First Trade Fair + Learning Path

Danzza’s first trade fair was very enriching and interesting for us. Actually I believe is was a challenge for all teams. Before participating, we built so many expectations on it however no one was really sure about how it was going to be.

The day passed by very quick and we although we didn’t present our product to many people, we had the opportunity to talk to the judges and explain our idea. During the day, we received all types of feedback and realized that some people actually love the product and all the idea around the concept of it. Personally I was happy with our mistakes, as that is the best way to learn and therefore improve for the next trade fair.

First lesson learned was that we should not have a mannequin on the table unless we are selling normal clothing. And furthermore, never have such an unfinished prototype exposed on a mannequin that has nothing to do with the idea proposed. That was clearly the worst idea we could have had. I understand though that it was experimental, and once again if we had not tried it we would never know.

As mentioned, we didn’t have a great prototype, consequently it was a bit hard for people to understand what we were aiming for. We had a problem with the sewing machine and the material had to be handmade. On the wall behind the table, we hung a poster with a picture of Kaja dancing. The feedback related to it was that it was too high and far from the stand, and it was not eye catching at first sight. Meaning that the first impression could be anything but a product for dancers, as it was not explicit at first sight.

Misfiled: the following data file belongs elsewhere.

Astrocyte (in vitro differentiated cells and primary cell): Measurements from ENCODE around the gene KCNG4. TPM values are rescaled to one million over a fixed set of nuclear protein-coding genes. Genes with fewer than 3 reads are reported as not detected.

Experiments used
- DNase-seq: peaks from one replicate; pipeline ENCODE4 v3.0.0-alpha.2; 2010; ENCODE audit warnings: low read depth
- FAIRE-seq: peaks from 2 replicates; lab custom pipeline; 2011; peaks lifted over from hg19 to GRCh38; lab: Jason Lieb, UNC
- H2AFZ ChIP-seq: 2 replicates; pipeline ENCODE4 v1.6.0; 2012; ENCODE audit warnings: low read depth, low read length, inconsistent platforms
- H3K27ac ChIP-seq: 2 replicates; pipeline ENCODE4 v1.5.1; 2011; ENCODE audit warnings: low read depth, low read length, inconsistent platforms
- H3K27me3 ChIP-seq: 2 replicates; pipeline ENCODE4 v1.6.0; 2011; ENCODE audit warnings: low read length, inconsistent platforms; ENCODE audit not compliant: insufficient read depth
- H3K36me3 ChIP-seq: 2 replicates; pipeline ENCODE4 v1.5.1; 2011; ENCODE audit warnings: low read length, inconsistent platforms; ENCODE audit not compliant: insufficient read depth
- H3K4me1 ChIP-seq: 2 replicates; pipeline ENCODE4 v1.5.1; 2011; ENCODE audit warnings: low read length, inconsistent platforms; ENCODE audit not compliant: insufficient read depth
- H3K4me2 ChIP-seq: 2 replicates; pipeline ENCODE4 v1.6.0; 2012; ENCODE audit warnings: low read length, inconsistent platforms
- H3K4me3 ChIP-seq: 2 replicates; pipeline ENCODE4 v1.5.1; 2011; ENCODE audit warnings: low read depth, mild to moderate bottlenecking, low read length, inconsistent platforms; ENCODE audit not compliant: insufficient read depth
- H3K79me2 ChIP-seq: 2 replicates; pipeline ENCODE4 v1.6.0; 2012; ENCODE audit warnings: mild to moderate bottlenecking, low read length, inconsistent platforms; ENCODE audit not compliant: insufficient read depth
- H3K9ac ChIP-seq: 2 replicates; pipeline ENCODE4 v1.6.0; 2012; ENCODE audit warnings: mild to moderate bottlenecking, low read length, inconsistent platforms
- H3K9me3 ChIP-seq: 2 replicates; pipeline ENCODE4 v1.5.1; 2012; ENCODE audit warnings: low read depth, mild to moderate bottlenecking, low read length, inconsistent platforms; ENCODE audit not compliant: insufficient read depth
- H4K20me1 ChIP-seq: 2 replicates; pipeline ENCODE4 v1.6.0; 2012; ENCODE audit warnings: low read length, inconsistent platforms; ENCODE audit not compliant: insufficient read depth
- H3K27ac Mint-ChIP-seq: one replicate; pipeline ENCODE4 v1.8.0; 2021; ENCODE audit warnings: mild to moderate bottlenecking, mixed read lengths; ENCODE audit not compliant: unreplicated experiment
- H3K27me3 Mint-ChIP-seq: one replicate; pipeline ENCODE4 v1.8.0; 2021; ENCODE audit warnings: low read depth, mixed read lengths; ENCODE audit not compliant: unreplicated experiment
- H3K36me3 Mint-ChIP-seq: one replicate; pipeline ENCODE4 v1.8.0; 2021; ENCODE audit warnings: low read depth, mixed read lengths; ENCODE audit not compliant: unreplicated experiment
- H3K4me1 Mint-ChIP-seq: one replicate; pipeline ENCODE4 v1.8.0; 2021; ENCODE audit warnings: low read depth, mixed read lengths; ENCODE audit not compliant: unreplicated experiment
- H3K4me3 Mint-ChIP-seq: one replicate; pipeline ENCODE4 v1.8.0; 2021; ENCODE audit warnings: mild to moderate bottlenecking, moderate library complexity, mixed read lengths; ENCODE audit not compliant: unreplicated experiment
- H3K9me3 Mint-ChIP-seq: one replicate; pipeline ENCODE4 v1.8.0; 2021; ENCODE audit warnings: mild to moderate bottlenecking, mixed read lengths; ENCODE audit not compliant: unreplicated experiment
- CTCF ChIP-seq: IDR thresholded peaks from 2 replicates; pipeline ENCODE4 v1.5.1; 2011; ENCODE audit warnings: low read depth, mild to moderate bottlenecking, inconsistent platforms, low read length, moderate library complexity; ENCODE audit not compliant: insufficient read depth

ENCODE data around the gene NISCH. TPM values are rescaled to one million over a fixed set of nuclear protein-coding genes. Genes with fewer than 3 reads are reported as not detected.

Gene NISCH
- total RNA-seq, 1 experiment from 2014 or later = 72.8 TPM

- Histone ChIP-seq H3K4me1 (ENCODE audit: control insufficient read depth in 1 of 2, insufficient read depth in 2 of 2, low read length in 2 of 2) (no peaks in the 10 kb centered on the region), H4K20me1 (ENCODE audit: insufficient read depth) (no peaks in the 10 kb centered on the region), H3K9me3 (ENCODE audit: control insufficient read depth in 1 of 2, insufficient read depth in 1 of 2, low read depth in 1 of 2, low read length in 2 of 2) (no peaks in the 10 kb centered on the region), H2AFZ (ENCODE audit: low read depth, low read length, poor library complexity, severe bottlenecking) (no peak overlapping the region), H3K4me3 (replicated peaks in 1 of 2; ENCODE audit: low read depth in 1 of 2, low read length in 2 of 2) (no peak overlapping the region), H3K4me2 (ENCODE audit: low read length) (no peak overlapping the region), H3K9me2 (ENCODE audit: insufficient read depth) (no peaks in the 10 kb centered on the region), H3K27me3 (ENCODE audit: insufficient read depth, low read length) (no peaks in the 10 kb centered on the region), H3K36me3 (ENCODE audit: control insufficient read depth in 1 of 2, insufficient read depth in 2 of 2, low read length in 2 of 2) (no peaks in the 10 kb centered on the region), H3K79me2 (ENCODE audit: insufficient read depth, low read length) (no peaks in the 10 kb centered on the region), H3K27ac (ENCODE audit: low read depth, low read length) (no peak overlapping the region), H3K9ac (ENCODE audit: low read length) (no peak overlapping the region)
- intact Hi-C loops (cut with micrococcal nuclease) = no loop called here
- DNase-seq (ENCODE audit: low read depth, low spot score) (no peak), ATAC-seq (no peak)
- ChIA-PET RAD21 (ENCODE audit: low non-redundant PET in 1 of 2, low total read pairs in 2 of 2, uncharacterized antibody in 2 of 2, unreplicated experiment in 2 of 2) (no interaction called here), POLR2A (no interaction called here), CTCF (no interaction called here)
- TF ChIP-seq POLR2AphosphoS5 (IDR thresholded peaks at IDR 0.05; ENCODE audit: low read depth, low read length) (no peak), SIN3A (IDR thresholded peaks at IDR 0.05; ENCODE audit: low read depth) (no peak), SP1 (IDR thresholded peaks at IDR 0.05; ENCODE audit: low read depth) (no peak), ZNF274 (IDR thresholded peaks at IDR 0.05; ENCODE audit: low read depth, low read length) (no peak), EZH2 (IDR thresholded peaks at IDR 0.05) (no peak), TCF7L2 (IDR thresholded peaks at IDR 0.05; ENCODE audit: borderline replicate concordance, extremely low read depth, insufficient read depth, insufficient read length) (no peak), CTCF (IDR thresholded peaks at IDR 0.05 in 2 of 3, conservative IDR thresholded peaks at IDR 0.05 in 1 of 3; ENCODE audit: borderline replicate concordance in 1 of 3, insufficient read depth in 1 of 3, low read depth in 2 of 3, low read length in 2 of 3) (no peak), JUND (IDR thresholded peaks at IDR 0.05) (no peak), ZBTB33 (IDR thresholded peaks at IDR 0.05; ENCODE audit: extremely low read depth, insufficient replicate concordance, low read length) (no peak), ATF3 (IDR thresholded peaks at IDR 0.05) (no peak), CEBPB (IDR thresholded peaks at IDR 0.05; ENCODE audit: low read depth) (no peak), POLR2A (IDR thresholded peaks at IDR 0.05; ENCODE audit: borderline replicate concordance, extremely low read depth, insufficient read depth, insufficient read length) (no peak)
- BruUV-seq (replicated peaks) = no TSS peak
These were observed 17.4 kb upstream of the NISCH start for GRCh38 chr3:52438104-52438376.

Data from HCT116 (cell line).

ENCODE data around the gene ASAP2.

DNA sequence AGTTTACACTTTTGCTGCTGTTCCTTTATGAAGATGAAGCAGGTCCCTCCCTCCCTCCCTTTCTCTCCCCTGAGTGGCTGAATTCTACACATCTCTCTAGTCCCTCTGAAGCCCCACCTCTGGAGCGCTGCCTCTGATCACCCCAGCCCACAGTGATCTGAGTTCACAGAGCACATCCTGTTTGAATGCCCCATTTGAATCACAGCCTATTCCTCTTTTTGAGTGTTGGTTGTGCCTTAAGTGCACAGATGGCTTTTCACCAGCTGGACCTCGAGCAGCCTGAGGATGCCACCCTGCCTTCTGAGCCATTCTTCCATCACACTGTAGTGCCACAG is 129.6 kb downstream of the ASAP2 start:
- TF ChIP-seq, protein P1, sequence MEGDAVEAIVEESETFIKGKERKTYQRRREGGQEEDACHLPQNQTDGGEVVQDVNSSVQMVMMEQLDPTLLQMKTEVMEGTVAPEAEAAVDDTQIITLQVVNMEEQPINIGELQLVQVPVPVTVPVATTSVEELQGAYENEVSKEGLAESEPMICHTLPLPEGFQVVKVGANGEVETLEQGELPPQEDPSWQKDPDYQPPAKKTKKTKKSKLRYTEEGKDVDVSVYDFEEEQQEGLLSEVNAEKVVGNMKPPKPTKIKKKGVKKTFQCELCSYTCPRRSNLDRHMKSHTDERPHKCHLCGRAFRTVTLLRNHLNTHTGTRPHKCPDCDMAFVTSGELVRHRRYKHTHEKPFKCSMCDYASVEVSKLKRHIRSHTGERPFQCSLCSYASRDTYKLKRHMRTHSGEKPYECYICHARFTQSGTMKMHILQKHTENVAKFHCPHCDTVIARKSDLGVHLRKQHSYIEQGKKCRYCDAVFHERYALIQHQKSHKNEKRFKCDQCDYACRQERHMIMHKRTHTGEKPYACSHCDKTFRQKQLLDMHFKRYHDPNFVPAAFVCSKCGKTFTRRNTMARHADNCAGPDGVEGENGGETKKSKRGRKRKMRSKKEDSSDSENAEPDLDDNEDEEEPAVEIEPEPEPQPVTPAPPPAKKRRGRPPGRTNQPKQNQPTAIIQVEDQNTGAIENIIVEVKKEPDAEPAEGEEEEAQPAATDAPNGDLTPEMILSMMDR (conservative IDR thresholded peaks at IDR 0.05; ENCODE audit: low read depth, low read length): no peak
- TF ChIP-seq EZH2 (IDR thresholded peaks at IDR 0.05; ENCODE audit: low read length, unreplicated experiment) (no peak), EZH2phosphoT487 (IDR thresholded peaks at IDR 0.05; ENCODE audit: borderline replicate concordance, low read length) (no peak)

Another observation was the computer on the table. The purpose of the screen was to contain a Google form for people to submit feedbacks for the project and their contact details if interested in receiving updates on the product. The outcome of it wasn’t very satisfactory, as most people didn’t appreciate the idea of providing their emails. In addition, the position of the screen wasn’t supporting the layout of our table, and we were told that it should have been further back as it was taking too much attention from far distance.

Last but not least, there was on the table a tiny lamp ball with a white flower inside. That actually made us laugh. To explain, we thought our table was too empty when Kaja borrowed the flower from another group. Apparently that was a very bad idea and people kept questioning what that flower had to do with out stand. Oh well, you never know if you should actually decorate your table or not.

Jokes aside, the whole experience was great. With those lessons learned, we were then ready to improve and prepare ourselves in a much more mature way for our second trade fair, which took place in Kingston centre. We were also in the move to decide if we were going to develop our product or stick to a good prototype, as the material needed cannot be found in the UK. But this is another story.

Trade fairs are very important for any business, but especially for startups. It is a place to work on your networking skills, meet interesting and interested people and present to all your idea. While many businesses are conducted over phone or email, trade shows offer you face-to-face meetings with your customers, so you can strengthen your bond with them (BusinessBlogs, 2018).



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